Arriving in cinemas stripped of any obvious links to producer JJ Abrams Cloverfield series, Overlord still can't quite shake the familiar feeling of being a bigger budgeted Twilight Zone episode. This time mixing the sci-fi is with Saving Private Ryan.
After an impressively explosive opening sequence which introduces a plethora of American WWII Paratroopers only to have them ripped apart by anti-aircraft fire, Overlord settles into typical men-on-a-mission format with the surviving troops tasked with taking out a Nazi radio jamming tower, hours ahead of the D-day landings. Unfortunately they find that the French town surrounding their target harbours more horrors than just Nazis, and if you've seen any of the marketing for this movie you already know what that is. It's basically Nazi zombies, which makes it baffling why the film takes so long to get to the monster bash. If the film had been billed purely as a WWII drama then the twist may have been a pleasant M. Night Shyamalan style surprise, but as it is you end up killing time waiting for the characters to catch up with the audience and for the mayhem to begin.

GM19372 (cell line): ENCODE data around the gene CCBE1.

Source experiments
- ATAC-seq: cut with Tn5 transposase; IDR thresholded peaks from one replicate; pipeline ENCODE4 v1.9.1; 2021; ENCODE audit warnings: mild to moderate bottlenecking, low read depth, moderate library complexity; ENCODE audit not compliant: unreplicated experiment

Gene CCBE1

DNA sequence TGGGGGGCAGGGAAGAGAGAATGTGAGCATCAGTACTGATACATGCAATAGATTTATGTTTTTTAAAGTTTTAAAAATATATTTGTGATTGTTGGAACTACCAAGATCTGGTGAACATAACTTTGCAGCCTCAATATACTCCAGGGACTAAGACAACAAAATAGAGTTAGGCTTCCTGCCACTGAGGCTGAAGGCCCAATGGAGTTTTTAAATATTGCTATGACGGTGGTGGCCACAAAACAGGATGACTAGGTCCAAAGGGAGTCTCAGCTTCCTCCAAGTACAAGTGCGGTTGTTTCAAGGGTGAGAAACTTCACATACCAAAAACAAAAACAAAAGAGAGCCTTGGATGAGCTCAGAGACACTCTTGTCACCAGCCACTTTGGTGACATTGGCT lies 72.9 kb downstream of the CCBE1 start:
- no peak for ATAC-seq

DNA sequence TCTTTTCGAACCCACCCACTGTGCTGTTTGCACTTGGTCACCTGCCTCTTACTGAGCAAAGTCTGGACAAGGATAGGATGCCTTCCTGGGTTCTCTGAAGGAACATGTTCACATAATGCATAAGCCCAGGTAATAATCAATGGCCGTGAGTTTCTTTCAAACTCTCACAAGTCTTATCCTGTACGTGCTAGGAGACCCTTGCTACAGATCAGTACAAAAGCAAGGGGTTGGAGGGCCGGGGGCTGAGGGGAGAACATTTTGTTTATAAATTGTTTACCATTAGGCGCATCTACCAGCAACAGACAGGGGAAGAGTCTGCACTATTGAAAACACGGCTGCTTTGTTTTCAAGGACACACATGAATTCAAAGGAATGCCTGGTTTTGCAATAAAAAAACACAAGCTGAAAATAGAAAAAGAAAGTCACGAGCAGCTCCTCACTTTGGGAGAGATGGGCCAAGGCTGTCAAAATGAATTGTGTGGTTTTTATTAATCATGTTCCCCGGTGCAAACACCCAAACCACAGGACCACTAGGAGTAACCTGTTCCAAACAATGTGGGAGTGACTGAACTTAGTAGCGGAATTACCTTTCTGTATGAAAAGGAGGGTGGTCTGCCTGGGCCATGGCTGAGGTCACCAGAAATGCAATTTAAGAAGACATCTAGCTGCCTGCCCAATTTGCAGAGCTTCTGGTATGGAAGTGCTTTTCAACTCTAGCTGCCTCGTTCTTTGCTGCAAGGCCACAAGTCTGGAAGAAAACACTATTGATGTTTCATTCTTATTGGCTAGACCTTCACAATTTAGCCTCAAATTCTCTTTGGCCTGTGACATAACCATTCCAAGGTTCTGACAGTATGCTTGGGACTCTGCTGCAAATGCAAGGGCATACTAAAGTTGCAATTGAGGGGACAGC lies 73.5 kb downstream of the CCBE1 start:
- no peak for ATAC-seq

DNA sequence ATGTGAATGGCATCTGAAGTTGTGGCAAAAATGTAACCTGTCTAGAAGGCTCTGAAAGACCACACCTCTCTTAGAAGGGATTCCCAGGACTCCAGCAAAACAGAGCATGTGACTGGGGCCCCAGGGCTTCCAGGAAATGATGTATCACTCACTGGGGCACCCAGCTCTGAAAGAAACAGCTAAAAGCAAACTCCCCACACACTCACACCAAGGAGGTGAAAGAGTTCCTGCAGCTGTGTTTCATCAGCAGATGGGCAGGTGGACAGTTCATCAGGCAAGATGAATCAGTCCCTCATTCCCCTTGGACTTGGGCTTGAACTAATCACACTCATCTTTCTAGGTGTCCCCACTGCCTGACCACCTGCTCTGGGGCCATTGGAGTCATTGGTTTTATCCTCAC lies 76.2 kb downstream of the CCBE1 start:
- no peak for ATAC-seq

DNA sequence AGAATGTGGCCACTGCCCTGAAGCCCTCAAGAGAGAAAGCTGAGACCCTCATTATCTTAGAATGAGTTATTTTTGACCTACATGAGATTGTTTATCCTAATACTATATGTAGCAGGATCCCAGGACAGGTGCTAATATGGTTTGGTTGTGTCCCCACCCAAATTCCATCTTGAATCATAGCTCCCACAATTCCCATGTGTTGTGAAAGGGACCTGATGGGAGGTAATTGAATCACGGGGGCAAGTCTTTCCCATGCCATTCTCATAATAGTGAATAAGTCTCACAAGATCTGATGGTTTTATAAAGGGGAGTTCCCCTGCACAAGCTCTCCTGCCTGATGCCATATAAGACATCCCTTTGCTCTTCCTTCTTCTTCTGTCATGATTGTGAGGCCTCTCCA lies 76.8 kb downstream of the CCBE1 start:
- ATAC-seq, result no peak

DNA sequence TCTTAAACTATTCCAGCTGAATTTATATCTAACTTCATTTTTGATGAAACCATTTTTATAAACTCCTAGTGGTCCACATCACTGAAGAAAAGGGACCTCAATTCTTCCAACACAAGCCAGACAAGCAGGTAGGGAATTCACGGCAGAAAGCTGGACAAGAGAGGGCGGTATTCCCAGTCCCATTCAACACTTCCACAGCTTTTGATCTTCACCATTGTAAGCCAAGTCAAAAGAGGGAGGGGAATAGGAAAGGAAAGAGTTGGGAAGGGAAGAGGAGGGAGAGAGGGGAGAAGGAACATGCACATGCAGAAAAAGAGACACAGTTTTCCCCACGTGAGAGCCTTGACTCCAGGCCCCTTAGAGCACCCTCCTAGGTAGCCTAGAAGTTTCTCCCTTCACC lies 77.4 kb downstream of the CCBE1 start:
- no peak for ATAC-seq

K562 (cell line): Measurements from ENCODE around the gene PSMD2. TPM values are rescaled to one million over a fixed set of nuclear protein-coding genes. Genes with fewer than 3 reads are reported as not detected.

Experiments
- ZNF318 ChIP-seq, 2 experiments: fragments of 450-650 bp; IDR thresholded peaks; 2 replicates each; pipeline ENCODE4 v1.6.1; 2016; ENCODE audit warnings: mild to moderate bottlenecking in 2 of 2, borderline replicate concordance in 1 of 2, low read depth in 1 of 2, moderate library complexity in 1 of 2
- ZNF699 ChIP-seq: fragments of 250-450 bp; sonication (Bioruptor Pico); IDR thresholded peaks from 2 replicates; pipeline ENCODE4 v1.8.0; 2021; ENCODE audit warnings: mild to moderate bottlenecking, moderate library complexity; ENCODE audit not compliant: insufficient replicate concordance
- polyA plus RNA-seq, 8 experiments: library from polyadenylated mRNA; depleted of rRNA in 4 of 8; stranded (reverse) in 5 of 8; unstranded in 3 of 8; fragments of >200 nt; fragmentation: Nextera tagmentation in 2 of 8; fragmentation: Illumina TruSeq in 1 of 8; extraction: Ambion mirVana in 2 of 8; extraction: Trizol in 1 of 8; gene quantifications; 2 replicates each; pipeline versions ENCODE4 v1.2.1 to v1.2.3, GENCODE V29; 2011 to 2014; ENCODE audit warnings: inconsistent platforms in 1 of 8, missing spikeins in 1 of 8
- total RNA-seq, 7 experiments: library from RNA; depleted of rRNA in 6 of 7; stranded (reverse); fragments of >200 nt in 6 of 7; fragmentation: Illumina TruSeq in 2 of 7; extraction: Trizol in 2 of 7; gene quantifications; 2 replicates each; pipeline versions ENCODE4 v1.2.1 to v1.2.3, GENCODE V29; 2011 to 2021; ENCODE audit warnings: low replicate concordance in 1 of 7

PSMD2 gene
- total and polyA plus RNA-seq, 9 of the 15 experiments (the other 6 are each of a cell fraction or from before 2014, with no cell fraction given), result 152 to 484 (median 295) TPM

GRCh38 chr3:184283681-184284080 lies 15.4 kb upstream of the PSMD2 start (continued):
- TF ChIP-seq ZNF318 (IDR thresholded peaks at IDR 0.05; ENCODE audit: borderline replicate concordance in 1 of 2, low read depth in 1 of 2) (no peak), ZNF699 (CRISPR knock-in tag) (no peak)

That's not to say Overlord is in any way a bad film. It looks great and the actions sequences are decent, but none really stick in the mind. The performances are all solid, with Jovan Adepo providing an honourable if reluctant hero, butting heads with Wyatt Russell's Sergeant (who will constantly remind you of his father Kurt). John Magaro fulfils the apparently obligatory Italian wiseguy role with aplomb, and Ghost in the Shell's Pilou Asbæk provides a fittingly hateful face to the Nazi forces.
The film just can't seem to decide whether it wants to embrace the schlockiness inherent its concept and turn into a period version of Neil Marshall's Dog Soldiers, or play it super straight, adding the horror of the monsters on top of the already horrific realities of war. The pacing also feels a little off with the band of brothers hanging out in an attic until what feels like the last possible moment to achieve their mission, while Boyce fumbles his way in and out of the heavily guarded Nazi encampment. This detour feels like it's only there so the characters can catch up with the audience on the monster front, but it's too early in the movie for the final assault.
Overlord is an enjoyable action film but falls just short of greatness. It's not quite the Castle Wolfenstein movie you've been waiting for.
OVERLORD / CERT: 18 / DIRECTOR: JULIUS AVERY / SCREENPLAY: BILLY RAY, MARK L. SMITH / STARRING: JOVAN ADEPO, WYATT RUSSELL, MATHILDE OLLIVIER, PILOU ASBAEK, JOHN MAGARO, IAIN DE CAESTECKER / RELEASE DATE: 7TH NOVEMBER (UK), 9TH NOVEMBER (US)